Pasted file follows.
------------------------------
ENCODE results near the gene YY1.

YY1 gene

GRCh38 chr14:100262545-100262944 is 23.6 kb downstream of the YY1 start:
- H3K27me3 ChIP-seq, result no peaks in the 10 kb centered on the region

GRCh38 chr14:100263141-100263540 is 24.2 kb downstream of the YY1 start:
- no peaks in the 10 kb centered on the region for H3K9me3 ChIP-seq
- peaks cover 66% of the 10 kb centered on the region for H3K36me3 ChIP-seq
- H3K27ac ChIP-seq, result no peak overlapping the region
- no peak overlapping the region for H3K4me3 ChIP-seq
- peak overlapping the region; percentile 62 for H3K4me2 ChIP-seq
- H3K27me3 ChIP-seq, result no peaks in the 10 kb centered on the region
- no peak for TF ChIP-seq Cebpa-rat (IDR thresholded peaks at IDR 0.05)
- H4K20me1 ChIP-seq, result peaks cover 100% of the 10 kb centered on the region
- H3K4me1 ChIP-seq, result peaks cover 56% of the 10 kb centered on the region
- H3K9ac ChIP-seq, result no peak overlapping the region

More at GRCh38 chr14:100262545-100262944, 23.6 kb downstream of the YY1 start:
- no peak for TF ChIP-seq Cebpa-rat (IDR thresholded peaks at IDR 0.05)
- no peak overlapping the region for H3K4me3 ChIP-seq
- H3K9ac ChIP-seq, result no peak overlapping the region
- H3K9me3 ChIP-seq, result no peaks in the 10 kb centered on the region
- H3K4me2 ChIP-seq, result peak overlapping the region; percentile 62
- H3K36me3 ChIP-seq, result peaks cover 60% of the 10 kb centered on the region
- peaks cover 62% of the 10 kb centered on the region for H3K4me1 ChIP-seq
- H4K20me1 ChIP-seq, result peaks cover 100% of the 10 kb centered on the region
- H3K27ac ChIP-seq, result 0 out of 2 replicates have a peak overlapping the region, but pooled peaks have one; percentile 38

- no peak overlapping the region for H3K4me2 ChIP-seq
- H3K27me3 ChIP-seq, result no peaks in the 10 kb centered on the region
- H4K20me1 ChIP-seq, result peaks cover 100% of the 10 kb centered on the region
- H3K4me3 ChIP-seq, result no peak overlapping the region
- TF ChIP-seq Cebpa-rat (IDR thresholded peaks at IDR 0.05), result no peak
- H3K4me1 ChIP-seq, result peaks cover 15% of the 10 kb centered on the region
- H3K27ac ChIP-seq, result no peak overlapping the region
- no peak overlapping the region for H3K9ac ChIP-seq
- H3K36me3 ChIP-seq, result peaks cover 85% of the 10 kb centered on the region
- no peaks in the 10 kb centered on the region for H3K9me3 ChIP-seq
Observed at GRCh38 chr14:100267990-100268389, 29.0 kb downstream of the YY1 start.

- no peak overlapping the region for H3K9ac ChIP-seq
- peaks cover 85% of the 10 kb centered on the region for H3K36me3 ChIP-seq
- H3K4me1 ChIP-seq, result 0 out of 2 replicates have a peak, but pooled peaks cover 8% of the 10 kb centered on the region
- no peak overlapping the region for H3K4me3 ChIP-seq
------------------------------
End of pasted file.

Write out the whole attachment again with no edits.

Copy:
ENCODE results near the gene YY1.

YY1 gene

GRCh38 chr14:100262545-100262944 is 23.6 kb downstream of the YY1 start:
- H3K27me3 ChIP-seq, result no peaks in the 10 kb centered on the region

GRCh38 chr14:100263141-100263540 is 24.2 kb downstream of the YY1 start:
- no peaks in the 10 kb centered on the region for H3K9me3 ChIP-seq
- peaks cover 66% of the 10 kb centered on the region for H3K36me3 ChIP-seq
- H3K27ac ChIP-seq, result no peak overlapping the region
- no peak overlapping the region for H3K4me3 ChIP-seq
- peak overlapping the region; percentile 62 for H3K4me2 ChIP-seq
- H3K27me3 ChIP-seq, result no peaks in the 10 kb centered on the region
- no peak for TF ChIP-seq Cebpa-rat (IDR thresholded peaks at IDR 0.05)
- H4K20me1 ChIP-seq, result peaks cover 100% of the 10 kb centered on the region
- H3K4me1 ChIP-seq, result peaks cover 56% of the 10 kb centered on the region
- H3K9ac ChIP-seq, result no peak overlapping the region

More at GRCh38 chr14:100262545-100262944, 23.6 kb downstream of the YY1 start:
- no peak for TF ChIP-seq Cebpa-rat (IDR thresholded peaks at IDR 0.05)
- no peak overlapping the region for H3K4me3 ChIP-seq
- H3K9ac ChIP-seq, result no peak overlapping the region
- H3K9me3 ChIP-seq, result no peaks in the 10 kb centered on the region
- H3K4me2 ChIP-seq, result peak overlapping the region; percentile 62
- H3K36me3 ChIP-seq, result peaks cover 60% of the 10 kb centered on the region
- peaks cover 62% of the 10 kb centered on the region for H3K4me1 ChIP-seq
- H4K20me1 ChIP-seq, result peaks cover 100% of the 10 kb centered on the region
- H3K27ac ChIP-seq, result 0 out of 2 replicates have a peak overlapping the region, but pooled peaks have one; percentile 38

- no peak overlapping the region for H3K4me2 ChIP-seq
- H3K27me3 ChIP-seq, result no peaks in the 10 kb centered on the region
- H4K20me1 ChIP-seq, result peaks cover 100% of the 10 kb centered on the region
- H3K4me3 ChIP-seq, result no peak overlapping the region
- TF ChIP-seq Cebpa-rat (IDR thresholded peaks at IDR 0.05), result no peak
- H3K4me1 ChIP-seq, result peaks cover 15% of the 10 kb centered on the region
- H3K27ac ChIP-seq, result no peak overlapping the region
- no peak overlapping the region for H3K9ac ChIP-seq
- H3K36me3 ChIP-seq, result peaks cover 85% of the 10 kb centered on the region
- no peaks in the 10 kb centered on the region for H3K9me3 ChIP-seq
Observed at GRCh38 chr14:100267990-100268389, 29.0 kb downstream of the YY1 start.

- no peak overlapping the region for H3K9ac ChIP-seq
- peaks cover 85% of the 10 kb centered on the region for H3K36me3 ChIP-seq
- H3K4me1 ChIP-seq, result 0 out of 2 replicates have a peak, but pooled peaks cover 8% of the 10 kb centered on the region
- no peak overlapping the region for H3K4me3 ChIP-seq